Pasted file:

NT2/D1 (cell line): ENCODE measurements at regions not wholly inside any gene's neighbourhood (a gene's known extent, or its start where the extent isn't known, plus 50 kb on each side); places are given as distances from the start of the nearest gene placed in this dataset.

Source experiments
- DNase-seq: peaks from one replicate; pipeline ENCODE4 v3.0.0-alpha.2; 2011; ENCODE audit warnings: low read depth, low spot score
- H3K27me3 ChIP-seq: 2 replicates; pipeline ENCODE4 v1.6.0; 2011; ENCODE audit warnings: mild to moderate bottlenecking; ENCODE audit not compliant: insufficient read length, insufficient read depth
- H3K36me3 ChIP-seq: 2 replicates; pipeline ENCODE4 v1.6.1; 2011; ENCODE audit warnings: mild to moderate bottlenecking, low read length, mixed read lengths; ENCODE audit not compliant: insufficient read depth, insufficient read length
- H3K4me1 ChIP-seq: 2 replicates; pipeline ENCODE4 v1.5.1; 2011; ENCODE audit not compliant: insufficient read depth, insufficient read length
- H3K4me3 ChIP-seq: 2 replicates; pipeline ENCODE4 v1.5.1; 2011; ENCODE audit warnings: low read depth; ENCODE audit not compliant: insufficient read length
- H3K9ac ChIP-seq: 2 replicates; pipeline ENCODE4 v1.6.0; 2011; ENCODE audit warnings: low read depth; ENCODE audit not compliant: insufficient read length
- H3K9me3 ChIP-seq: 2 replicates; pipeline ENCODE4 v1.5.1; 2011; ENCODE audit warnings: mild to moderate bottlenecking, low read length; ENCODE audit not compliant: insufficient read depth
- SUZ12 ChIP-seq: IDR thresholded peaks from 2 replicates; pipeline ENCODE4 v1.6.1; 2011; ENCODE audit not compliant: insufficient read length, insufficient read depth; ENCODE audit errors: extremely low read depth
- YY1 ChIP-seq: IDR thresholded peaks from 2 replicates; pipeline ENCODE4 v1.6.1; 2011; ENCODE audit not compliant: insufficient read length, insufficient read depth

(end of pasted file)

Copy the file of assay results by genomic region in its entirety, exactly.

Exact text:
NT2/D1 (cell line): ENCODE measurements at regions not wholly inside any gene's neighbourhood (a gene's known extent, or its start where the extent isn't known, plus 50 kb on each side); places are given as distances from the start of the nearest gene placed in this dataset.

Source experiments
- DNase-seq: peaks from one replicate; pipeline ENCODE4 v3.0.0-alpha.2; 2011; ENCODE audit warnings: low read depth, low spot score
- H3K27me3 ChIP-seq: 2 replicates; pipeline ENCODE4 v1.6.0; 2011; ENCODE audit warnings: mild to moderate bottlenecking; ENCODE audit not compliant: insufficient read length, insufficient read depth
- H3K36me3 ChIP-seq: 2 replicates; pipeline ENCODE4 v1.6.1; 2011; ENCODE audit warnings: mild to moderate bottlenecking, low read length, mixed read lengths; ENCODE audit not compliant: insufficient read depth, insufficient read length
- H3K4me1 ChIP-seq: 2 replicates; pipeline ENCODE4 v1.5.1; 2011; ENCODE audit not compliant: insufficient read depth, insufficient read length
- H3K4me3 ChIP-seq: 2 replicates; pipeline ENCODE4 v1.5.1; 2011; ENCODE audit warnings: low read depth; ENCODE audit not compliant: insufficient read length
- H3K9ac ChIP-seq: 2 replicates; pipeline ENCODE4 v1.6.0; 2011; ENCODE audit warnings: low read depth; ENCODE audit not compliant: insufficient read length
- H3K9me3 ChIP-seq: 2 replicates; pipeline ENCODE4 v1.5.1; 2011; ENCODE audit warnings: mild to moderate bottlenecking, low read length; ENCODE audit not compliant: insufficient read depth
- SUZ12 ChIP-seq: IDR thresholded peaks from 2 replicates; pipeline ENCODE4 v1.6.1; 2011; ENCODE audit not compliant: insufficient read length, insufficient read depth; ENCODE audit errors: extremely low read depth
- YY1 ChIP-seq: IDR thresholded peaks from 2 replicates; pipeline ENCODE4 v1.6.1; 2011; ENCODE audit not compliant: insufficient read length, insufficient read depth